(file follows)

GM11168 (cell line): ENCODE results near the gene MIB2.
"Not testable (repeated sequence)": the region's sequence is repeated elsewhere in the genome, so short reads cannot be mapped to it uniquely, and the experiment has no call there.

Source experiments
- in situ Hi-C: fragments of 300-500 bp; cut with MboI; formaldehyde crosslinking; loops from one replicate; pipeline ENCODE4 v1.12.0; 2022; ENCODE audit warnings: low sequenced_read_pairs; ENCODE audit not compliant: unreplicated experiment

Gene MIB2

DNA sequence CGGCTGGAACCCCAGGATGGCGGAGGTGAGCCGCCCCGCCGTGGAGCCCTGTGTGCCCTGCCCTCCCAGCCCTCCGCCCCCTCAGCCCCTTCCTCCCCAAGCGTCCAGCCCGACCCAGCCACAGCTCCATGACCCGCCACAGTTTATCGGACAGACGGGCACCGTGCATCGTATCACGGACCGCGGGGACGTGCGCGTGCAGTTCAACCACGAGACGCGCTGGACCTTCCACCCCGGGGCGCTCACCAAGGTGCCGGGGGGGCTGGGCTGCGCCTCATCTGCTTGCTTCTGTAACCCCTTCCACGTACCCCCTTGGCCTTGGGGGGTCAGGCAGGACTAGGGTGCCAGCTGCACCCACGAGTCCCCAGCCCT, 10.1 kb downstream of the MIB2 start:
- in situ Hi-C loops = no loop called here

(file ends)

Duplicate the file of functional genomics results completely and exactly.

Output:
GM11168 (cell line): ENCODE results near the gene MIB2.
"Not testable (repeated sequence)": the region's sequence is repeated elsewhere in the genome, so short reads cannot be mapped to it uniquely, and the experiment has no call there.

Source experiments
- in situ Hi-C: fragments of 300-500 bp; cut with MboI; formaldehyde crosslinking; loops from one replicate; pipeline ENCODE4 v1.12.0; 2022; ENCODE audit warnings: low sequenced_read_pairs; ENCODE audit not compliant: unreplicated experiment

Gene MIB2

DNA sequence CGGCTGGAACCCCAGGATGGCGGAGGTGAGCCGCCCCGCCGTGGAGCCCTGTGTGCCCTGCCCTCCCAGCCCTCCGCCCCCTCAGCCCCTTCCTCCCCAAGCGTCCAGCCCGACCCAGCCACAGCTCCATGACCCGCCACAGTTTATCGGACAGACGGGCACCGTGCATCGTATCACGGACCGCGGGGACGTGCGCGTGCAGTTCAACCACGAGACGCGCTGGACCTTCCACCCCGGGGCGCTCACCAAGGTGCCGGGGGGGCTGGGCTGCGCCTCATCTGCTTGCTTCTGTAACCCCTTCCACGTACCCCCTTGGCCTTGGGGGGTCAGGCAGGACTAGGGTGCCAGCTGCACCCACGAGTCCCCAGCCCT, 10.1 kb downstream of the MIB2 start:
- in situ Hi-C loops = no loop called here